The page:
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February 10, 2014 / Joanne Yeck

The Last Camp of General Lee

Gen. Rb E Lee

In 1906, attorney and politician Camm Patteson wrote a warm and lengthy tribute to General Robert E. Lee.  Printed in The Times-Dispatch, it began at an old white oak, just east of Buckingham Courthouse:

Less than two miles from Buckingham Courthouse, there stands a white oak tree, even now not more than a foot in diameter, under which General Robert E. Lee camped the night after his famous battle at Appomattox.  The second night he stopped at the house of his brother, Mr. Charles Carter Lee. When he left the tree near Buckingham Courthouse, he left it never to camp again.  It stands about one hundred yards from the house of the late William Shepherd, a good old Virginian, who then owned the land. Mr. Shepherd, with true hospitality, invited General Lee to spend the night at his house. The General thanked him but stated that he believed he would camp with the boys; his staff accompanied him. The weather was comparatively warm and pleasant.  As he composed himself to rest upon this, his last camping ground, who can fathom his thoughts? . . .

Patteson’s reverie covered most of four columns and, in the end, he came back to the oak.

The tree in Buckingham to which I have adverted, was called to my attention by my friend and old comrade, Judge George J. Hundley, as gallant a Confederate soldier as ever drew a blade in defense of constitutional liberty.

We went into the army at the same time; we are about the same age, and belong to the same profession.  He knows the tree well which I have described, and it was mainly at his request that I have written this paper.  Old Confederates like us must be allowed the “garrulity” of age.  All that we can do, like that old veteran described in that famous work, “Old Mortality” written by Sir Walter Scott, is to re-write the inscriptions upon the tombstones of the past, and try to keep green and fresh the memory of the cause we loved so well.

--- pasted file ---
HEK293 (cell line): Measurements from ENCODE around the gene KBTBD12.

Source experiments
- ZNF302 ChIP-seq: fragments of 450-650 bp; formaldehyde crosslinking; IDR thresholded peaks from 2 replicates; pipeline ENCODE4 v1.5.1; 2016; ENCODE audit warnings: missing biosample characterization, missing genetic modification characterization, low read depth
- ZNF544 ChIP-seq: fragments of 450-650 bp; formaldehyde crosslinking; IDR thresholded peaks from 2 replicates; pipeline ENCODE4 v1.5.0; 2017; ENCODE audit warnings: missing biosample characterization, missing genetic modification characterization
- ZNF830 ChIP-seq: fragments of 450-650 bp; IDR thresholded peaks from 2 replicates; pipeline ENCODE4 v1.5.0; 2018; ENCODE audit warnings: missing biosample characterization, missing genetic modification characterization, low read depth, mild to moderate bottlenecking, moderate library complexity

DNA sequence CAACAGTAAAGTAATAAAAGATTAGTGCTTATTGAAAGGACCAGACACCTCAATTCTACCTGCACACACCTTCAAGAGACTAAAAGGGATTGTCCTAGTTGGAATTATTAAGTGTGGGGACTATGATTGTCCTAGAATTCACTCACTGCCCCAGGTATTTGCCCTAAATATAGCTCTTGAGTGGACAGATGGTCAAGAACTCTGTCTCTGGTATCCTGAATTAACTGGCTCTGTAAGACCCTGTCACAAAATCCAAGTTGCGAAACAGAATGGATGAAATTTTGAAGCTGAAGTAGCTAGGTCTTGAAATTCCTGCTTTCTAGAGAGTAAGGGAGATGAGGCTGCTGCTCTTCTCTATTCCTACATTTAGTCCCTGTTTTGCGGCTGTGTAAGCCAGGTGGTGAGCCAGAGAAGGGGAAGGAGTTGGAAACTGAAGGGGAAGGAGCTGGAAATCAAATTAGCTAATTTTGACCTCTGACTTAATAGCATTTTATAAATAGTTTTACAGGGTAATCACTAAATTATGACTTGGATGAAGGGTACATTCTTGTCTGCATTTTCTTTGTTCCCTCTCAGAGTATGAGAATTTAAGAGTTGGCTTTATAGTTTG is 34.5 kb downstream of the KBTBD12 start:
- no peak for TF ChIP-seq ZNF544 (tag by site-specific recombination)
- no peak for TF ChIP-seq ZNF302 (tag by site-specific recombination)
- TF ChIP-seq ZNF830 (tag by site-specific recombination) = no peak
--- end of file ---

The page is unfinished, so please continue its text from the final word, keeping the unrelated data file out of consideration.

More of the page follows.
Buckingham County, Va., April 13, 1906


Leave a Comment
  1. DVF / Feb 11 2014 8:13 am

    Hi….I believe that George Shepherd, Sr. or George Shepherd, Jr. donated that piece of land for a park in honor of Lee/Encampment. At the moment, I can’t remember which person donated the land. I find this to be interesting for many reasons, but one in particular, is the fact that this land was donated via People of Color….donating land ref the Confederacy….I have a feeling that this family witnessed Lee’s last stand…..

    • Joanne Yeck / Feb 11 2014 8:55 am

      Thanks for your thoughts. We look forward to more details about the establishment of Lee Wayside. Joanne

  2. Gene / Feb 10 2014 7:16 pm

    Any information as to exact location or if this tree still exists?

    • Gene / Feb 10 2014 7:17 pm

      Nevermind – did not see the earlier post……

      • Joanne Yeck / Feb 10 2014 7:19 pm

        Gene, I’m working on the question. Watch for a follow up post. Joanne

  3. Dave George / Feb 10 2014 1:12 pm

    Hi Joanne, Does anyone have the exact location of the tree? Is it at the Robert E Lee Wayside? If so, we need a picture of what that space looks like today, for those of us that don’t live in the county now. Thanks, cuz Marion

    Sent from my iPad


    • Joanne Yeck / Feb 10 2014 2:33 pm

      Marion, I will inquire about the oak. Coz. Joanne


  1. Buckingham County: Lee’s Last Camp | slate river ramblings . . . .
  2. Lee Wayside and Shepherd’s Tavern | slate river ramblings . . . .

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